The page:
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Environmental and indigenous rights concerns Lead BASF and Eramet to withdraw from Indonesian nickel project

On June 24, BASF and Eramet announced their decision to cancel a major green energy project in Indonesia, citing concerns over its impact on one of the world’s last Indigenous tribes living in voluntary isolation.

The proposed Sonic Bay project, located on the island of Halmahera in Indonesia’s North Maluku province, aimed to build a refinery producing 67,000 metric tons of nickel and 7,500 metric tons of cobalt annually. These metals are crucial for electric vehicle batteries and were slated to be sourced from the nearby Weda Bay Nickel mine, the largest nickel mine globally in which Eramet holds a minority stake.

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BASF stated it would halt all ongoing evaluations and negotiations for the Weda Bay project, marking a significant retreat from their initial investment plans.

Activists, including the UK-based Indigenous rights organization Survival International, had long campaigned against the Sonic Bay refinery. They raised alarms that the project, an extension of the Weda Bay Nickel operation, threatened the ancestral lands of the Forest Tobelo people. This Indigenous group, numbering between 300 and 500, maintains a hunter-gatherer lifestyle deeply connected to their forest environment, which they call O’Hongana Manyawa—the people of the forest.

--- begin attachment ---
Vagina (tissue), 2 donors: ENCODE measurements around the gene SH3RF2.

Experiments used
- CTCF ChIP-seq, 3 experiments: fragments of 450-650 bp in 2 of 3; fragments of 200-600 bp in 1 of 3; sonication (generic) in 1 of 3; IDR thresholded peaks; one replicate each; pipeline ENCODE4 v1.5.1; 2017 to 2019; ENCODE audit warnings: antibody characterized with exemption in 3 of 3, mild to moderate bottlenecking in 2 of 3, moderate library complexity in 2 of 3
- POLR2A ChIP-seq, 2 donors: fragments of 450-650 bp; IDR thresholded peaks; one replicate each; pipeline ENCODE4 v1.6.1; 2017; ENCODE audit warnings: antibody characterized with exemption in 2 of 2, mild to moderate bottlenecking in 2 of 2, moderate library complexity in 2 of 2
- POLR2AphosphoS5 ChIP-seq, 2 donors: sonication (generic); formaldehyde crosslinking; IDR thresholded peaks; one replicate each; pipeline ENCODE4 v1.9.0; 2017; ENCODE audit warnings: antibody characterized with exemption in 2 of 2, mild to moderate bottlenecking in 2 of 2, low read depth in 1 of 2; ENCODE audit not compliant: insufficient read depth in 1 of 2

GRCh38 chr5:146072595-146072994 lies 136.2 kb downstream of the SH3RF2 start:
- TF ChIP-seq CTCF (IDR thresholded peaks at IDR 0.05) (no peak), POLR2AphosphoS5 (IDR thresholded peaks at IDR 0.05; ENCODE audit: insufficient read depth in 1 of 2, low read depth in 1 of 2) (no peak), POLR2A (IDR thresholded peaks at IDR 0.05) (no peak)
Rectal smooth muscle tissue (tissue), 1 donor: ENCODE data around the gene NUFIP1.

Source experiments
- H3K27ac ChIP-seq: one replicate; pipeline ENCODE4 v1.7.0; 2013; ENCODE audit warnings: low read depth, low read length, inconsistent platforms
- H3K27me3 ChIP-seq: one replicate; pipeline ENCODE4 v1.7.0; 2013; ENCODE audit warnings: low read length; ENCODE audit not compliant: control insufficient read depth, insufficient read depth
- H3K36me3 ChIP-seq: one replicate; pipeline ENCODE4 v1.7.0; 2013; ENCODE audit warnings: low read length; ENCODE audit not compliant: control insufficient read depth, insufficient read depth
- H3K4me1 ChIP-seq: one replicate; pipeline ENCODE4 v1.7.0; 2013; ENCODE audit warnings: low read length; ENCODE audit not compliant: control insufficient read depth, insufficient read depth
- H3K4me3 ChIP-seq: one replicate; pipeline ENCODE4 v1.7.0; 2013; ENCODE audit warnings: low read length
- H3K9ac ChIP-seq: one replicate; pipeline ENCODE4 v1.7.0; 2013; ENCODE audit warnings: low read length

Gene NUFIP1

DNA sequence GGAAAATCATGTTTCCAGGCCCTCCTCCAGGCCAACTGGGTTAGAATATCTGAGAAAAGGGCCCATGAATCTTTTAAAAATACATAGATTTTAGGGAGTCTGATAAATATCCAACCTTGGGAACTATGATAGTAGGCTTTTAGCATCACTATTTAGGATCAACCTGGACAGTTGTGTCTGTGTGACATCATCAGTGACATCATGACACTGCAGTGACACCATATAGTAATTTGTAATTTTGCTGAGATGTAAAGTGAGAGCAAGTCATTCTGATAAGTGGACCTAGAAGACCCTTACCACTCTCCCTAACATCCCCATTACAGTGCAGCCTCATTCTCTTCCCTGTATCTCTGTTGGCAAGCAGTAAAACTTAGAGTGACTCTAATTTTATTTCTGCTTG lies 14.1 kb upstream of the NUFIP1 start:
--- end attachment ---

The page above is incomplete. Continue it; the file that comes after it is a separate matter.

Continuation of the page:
Due to their isolation from the modern world, the Forest Tobelo people could not feasibly be consulted on projects affecting their lands, nor could they provide free, prior, and informed consent (FPIC) as stipulated by international standards.

Survival International reported instances where tribe members emerged from isolation to find their forests lost to mining activities, underscoring the severe impact such projects could have on their way of life.

Pius Ginting, coordinator of the Indonesian NGO Action for Ecology and Emancipation of the People (AEER), highlighted BASF’s withdrawal, suggesting that while market conditions played a role, environmental risks associated with Weda Bay Nickel’s poor environmental performance also factored into the decision.

The Weda Bay Nickel mine received a red grade in Indonesia’s annual environmental assessment (PROPER) for 2022, indicating significant non-compliance with environmental and social regulations.

Despite BASF and Eramet’s exit, operations at Weda Bay Nickel are expected to continue as Indonesia aims to bolster its position as a global battery metals hub. This trajectory poses ongoing risks to the Forest Tobelo people and their ancestral forests, according to Survival International.

In response to concerns, there have been calls for establishing a no-go zone around Indigenous territories to prevent further encroachment by mining and other activities. This proposal aligns with efforts from stakeholders like Tesla, which, though not sourcing from Weda Bay currently, has expressed interest in protecting uncontacted Indigenous groups in its operations.

Senior Indonesian politician Tamsil Linrung also voiced support for safeguarding the Forest Tobelo people through potential future policy measures, acknowledging the need to balance economic development with Indigenous rights and environmental stewardship.

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